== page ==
I’ve said this before, but there are many ways to approach creating a fantasy world (or sci-fi world). Should you work outside-in or inside-out? Should you use vignettes? Beyond the basics, what is the best order to take things in? Those are questions that are going to be unique to each writer (and potentially each world), so I can’t give you a concrete answer, but in this post I’ll show you a few of the processes I use for my own worlds. Continue reading “Worldbuilding Process: Three Examples”
Religions have a significant hand in shaping the cultures around them, and developing them can be a powerful tool both in developing those cultures and in exploring worldview. While I’ve talked before about the basics of creating a fantasy religion, today I want to talk about some of the complexities and details that will deepen that religion (or really any organization or culture) and make it feel more organic and complete. Continue reading “How to Deepen a Fantasy Religion”
An assassin trainee fleeing his profession.
A princess risking her reputation.
A talking ship with a mad captain. Continue reading “Book Review: Ships, Secrets, and Survivors by Helena George and Sarah Rodecker”
Something I’ve been exploring a lot lately in my Deseran worldbuilding is worldview. What cultures believe what? How do those beliefs differ from group to group and person to person? How do those beliefs clash with the beliefs of other cultures? I’ve found that I really enjoy exploring these different perspectives, and exploring how they do or don’t capture the real-world truth. So I wanted to write about some ways we can explore worldview effectively when writing fantasy, in hopes that some of you will also find it interesting or informative. This is something I’m still learning, so I don’t have it all figured out yet, but here are some of the things I’ve been able to identify from my own thought processes. Continue reading “Writing Fantasy to Explore Worldview”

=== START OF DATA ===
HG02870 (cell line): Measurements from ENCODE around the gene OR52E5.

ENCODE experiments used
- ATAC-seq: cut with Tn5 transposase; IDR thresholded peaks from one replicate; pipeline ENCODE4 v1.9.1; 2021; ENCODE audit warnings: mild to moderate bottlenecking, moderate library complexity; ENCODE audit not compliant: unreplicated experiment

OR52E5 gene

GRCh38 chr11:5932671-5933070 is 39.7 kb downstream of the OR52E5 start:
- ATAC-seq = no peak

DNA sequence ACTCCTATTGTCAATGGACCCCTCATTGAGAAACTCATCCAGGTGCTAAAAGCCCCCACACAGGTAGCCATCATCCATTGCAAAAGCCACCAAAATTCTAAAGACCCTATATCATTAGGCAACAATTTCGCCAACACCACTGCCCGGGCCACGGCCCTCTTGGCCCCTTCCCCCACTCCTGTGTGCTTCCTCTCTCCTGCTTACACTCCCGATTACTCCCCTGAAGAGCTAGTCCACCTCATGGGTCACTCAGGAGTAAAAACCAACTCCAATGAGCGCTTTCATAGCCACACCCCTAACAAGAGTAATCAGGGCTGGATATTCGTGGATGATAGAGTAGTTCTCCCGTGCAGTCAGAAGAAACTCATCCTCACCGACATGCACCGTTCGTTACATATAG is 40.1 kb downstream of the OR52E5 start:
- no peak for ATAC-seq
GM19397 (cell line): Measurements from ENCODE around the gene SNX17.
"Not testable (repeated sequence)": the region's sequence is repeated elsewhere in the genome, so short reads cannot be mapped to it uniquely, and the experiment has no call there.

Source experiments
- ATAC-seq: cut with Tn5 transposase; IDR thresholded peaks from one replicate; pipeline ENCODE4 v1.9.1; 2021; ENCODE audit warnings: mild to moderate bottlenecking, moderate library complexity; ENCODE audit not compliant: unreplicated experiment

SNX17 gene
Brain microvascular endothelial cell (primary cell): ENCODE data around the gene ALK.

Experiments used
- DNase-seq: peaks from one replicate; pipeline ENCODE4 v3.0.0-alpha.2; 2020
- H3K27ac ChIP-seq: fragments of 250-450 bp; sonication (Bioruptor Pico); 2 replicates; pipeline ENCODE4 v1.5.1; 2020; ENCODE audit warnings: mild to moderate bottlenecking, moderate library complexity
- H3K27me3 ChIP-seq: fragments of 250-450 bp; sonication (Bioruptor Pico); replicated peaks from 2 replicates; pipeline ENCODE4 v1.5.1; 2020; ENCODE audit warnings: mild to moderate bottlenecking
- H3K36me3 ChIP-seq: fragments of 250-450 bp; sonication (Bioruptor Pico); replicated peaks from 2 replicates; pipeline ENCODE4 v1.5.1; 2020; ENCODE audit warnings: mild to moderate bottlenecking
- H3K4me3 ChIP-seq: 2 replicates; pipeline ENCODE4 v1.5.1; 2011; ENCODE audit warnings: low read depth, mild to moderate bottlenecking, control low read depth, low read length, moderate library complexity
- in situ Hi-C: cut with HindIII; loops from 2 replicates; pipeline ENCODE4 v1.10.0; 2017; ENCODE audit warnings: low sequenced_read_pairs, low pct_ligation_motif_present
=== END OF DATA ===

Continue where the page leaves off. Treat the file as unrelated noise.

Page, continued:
There are many methods you can use to build a world. I mean, many. Everyone is going to have a different way they go about worldbuilding, and I personally tend to use a broad variety of methods. One method I’ve found a lot of fun while working on Deseran (my huge “desert fantasy” world, which I finally get to share a piece of with Caithan) is what I call “vignette worldbuilding.” The way it works, I select a piece of the world that I’ve been developing recently, or I latch onto a cool new concept that doesn’t have an official place yet, and I write a piece of short prose around it. Caithan, for instance, was an exploration of the mix of cultures in Teraco, an empire that’s something of a cultural melting-pot. I’ve also written short pieces to further develop races, or to show how certain groups are treated in differing countries, or to showcase the unique traits of the wildlife of the world. There’s really no limit to what you can explore with vignette worldbuilding. But what are its unique benefits? Continue reading “The Benefits of Vignette Worldbuilding”